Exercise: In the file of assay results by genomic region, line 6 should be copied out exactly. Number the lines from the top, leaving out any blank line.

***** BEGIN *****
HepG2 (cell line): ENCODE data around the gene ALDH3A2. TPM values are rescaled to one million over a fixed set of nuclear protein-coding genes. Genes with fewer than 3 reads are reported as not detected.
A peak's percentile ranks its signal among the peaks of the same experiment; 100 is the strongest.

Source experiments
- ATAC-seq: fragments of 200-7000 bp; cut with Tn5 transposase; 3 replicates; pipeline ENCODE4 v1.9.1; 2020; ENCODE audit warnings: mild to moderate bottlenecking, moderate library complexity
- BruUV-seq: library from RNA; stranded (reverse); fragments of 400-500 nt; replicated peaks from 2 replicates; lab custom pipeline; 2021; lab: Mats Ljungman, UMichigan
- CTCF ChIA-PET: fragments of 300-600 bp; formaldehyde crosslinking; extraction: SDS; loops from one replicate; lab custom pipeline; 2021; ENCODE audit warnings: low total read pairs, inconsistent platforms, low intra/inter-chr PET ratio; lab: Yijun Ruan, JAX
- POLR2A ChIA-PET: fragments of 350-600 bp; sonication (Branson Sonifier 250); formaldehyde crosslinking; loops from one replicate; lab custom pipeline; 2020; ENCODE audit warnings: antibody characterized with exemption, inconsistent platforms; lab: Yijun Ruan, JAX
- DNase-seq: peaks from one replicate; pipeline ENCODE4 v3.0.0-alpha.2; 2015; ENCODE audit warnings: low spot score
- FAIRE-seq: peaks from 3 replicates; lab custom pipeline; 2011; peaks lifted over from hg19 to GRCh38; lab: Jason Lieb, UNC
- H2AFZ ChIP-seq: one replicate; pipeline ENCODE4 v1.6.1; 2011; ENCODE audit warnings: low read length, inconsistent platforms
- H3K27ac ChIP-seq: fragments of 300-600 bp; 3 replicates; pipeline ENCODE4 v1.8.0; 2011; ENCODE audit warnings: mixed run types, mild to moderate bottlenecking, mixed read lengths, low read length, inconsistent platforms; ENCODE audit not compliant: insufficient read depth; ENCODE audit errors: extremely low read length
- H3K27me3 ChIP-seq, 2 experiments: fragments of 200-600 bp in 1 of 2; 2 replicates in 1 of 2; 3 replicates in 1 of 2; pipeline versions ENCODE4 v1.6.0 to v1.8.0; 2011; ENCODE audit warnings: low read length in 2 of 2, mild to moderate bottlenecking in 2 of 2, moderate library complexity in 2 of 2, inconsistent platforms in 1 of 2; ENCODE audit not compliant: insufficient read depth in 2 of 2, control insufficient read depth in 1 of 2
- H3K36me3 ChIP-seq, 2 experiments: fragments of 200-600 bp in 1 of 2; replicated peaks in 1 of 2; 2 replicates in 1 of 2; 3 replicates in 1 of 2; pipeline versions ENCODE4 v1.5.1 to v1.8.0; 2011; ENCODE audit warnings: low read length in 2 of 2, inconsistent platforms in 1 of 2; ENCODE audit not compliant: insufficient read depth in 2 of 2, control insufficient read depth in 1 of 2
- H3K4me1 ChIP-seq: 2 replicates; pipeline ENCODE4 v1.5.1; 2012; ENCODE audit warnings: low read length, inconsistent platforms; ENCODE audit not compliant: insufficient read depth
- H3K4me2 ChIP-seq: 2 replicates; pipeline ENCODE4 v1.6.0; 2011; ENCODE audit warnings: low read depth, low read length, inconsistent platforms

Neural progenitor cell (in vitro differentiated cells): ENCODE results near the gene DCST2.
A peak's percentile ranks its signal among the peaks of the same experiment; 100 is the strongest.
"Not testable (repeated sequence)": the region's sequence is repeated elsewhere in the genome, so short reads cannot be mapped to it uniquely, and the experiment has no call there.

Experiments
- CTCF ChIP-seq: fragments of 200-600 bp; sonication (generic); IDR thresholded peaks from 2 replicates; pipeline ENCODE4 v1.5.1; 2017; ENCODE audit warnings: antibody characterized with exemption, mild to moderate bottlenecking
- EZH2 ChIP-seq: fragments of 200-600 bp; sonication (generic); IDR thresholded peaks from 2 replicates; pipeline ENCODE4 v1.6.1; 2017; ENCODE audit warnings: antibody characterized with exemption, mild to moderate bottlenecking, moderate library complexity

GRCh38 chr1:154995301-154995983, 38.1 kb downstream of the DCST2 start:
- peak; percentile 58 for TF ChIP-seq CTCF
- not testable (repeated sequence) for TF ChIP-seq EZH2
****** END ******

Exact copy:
- CTCF ChIA-PET: fragments of 300-600 bp; formaldehyde crosslinking; extraction: SDS; loops from one replicate; lab custom pipeline; 2021; ENCODE audit warnings: low total read pairs, inconsistent platforms, low intra/inter-chr PET ratio; lab: Yijun Ruan, JAX